History at Sir Thomas Rich's School

Introduction

Historian Arthur M. Schlesinger Jr. said that "It is useful to remember that history is to the nation as memory is to the individual. As persons deprived of memory become disoriented and lost, not knowing where they have been and where they are going, so a nation denied a conception of the past will be disabled in dealing with its present and its future."

Also, "The longer you look back," said Winston Churchill, "the farther you can look forward."

History has always been and remains an incredibly popular subject at Sir Thomas Rich's School. In years 7-9 all students study History as part of the core curriculum. At GCSE the subject is optional but, generally, three quarters of our boys continue with its study.

In the Sixth Form we run both A Level History and A Level Politics, both courses have high numbers boosted by many students joining us from other schools. Each year several choose to pursue the subject to degree level. Some of our ex-students have even become History teachers!

Our learning is enquiry based encouraging pupils to develop the skills of interpretation, analysis and evaluation. We use discussion to hone problem solving skills, ultimately encouraging our learners to be independent.

Above all, we aim to stimulate an interest in History and encourage a life-long enthusiasm for this fascinating subject.

Key Stage 3

Year 7

Britain and the world from the Roman Empire till 1485 with depth studies on The Norman Conquest, King John and the Black Death.

Year 8

Britain and the world from 1485 till 1900 with depth studies on The English Civil War and The Spanish Armada.

Year 9

Britain and the world in the twentieth Century. This includes looking at both World Wars and preparing students for future GCSE study.

GCSE

At present students study the existing OCR Modern World GCSE Specification which considers the effects of the Cold War, The rise of Hitler and his control of the German state, Inter-war USA and Britain in the early twentieth century.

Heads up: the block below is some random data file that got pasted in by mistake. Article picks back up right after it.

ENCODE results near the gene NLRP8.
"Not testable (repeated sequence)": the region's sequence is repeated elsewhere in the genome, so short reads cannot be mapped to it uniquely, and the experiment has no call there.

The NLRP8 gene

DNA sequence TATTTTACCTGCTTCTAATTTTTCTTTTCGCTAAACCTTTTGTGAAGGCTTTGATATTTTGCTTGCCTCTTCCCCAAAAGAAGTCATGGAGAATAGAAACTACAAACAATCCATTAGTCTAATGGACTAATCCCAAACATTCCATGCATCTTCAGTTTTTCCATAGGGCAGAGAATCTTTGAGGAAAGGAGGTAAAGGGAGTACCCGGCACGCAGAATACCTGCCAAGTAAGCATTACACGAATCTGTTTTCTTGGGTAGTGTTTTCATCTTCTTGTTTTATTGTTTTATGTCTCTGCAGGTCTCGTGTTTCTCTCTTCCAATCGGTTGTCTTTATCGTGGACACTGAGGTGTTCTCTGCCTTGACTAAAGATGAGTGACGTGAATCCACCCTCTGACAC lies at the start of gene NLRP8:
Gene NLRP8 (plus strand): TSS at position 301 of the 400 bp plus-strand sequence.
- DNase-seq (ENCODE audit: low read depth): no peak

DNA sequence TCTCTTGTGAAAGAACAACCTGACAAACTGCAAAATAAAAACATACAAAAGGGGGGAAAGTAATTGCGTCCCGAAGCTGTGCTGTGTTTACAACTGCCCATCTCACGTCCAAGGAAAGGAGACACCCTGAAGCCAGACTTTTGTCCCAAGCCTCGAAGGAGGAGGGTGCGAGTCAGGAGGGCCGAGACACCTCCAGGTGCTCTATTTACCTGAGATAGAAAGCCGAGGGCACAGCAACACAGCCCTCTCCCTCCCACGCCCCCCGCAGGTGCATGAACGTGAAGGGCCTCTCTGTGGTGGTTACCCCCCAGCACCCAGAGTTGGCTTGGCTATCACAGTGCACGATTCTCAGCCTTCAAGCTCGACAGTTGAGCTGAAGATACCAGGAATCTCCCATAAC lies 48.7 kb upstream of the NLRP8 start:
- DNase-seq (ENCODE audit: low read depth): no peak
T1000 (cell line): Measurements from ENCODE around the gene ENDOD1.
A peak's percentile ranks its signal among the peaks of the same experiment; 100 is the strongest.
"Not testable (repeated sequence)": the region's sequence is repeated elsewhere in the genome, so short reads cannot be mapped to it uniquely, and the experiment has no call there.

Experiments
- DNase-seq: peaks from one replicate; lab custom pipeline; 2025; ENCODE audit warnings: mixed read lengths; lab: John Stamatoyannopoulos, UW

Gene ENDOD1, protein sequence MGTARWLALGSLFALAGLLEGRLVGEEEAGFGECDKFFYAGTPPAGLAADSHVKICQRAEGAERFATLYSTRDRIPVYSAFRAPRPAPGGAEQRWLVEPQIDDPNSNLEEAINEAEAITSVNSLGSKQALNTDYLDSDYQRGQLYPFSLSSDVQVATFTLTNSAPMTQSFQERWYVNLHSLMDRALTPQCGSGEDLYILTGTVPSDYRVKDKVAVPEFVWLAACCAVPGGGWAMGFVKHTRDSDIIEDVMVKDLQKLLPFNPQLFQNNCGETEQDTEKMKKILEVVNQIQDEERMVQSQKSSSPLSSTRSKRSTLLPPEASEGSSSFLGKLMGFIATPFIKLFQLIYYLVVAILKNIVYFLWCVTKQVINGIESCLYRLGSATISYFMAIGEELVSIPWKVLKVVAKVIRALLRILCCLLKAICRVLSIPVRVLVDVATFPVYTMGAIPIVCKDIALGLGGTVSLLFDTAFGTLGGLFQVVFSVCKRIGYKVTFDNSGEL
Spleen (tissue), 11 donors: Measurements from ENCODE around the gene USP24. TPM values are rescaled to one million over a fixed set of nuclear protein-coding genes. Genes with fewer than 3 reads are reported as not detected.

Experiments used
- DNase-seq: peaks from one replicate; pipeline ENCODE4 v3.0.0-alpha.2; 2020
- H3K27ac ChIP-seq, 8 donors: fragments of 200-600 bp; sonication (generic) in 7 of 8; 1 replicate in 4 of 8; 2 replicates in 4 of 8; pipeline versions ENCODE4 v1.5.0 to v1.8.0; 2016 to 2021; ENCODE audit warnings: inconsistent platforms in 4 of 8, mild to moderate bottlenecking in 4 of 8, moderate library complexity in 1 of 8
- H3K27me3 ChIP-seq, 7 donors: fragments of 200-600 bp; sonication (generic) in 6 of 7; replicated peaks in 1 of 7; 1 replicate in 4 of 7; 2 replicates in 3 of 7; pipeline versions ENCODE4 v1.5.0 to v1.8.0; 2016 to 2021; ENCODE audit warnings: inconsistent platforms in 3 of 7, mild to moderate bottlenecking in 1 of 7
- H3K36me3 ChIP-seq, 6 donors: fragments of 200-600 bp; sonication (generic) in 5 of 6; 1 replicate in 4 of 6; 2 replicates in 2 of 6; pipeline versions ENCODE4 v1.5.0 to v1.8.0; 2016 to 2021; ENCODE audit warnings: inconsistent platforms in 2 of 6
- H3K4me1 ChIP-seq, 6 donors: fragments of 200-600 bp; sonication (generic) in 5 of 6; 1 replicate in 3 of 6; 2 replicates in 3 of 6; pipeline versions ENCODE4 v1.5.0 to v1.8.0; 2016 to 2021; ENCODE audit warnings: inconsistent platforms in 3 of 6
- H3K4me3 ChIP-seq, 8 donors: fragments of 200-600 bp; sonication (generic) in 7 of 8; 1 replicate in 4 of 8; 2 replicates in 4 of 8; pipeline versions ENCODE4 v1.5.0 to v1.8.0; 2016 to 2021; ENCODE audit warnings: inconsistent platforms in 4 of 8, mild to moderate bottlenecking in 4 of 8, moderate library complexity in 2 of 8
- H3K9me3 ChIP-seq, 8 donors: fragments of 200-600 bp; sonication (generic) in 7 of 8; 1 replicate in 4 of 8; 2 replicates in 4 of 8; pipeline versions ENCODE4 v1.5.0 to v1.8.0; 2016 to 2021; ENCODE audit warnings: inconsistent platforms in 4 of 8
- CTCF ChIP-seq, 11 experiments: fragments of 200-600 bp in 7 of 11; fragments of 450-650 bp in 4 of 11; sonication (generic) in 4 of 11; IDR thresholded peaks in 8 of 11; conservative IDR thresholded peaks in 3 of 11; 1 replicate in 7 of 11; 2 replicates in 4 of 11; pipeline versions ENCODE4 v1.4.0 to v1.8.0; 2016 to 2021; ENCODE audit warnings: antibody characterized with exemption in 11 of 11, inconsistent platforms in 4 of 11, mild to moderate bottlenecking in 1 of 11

This specification will be superseded in 2016 by a new AQA GCSE which includes:

Germany 1890–1945: Democracy and dictatorship

The development of Germany during a turbulent half century of change. It was a period of democracy and dictatorship – the development and collapse of democracy and the rise and fall of Nazism.

Conflict and tension between East and West, 1945–1972

Focuses on the causes and events of the Cold War and seeks to show how and why conflict occurred and why it proved difficult to resolve the tensions which arose during the Cold War.

Britain: Power and the people

This thematic study will enable students to gain an understanding of the development of the relationship between the citizen and the state in Britain over a long period of time. It considers the

causes, scale, nature and consequences of protest to that relationship.

Medieval England – the reign of Edward I, 1272–1307.

The depth study will focus on the major events of part of the reign of Edward considered from the economic, religious, political, social and cultural standpoint and arising controversies.

A Level

In History we study the AQA A Level which offers a broad range of topics including the Tudors 1547-1603 looking at the instability of England under Edward VI, the boy king, and Bloody Mary, followed by the long and glorious reign of Elizabeth. We also study The American Dream: Reality and Illusion, 1945-1980. Students also produce a 3500 word coursework essay.

A Level Politics is also a very popular course following the AQA specification it looks at a range of political philosophies as well as the workings of the British and American political systems

A Level Entry Requirements

History is a communication led subject and as such students would be expected to have at least an A in GCSE English. GCSE History is not absolutely compulsory (for History or Politics) but most students will have an A in this at GCSE too.

Life after A Level

Students who go on to study History at University can look forward to many diverse opportunities. Employers value Historians' analytical and critical reasoning skills as well as their research expertise and ability to select, manage and organise information. Typical paths post degree include Law, Politics, publishing, journalism, media and writing in all its forms alongside business and commerce, public sector administration and the charity and voluntary sectors, Teaching and research.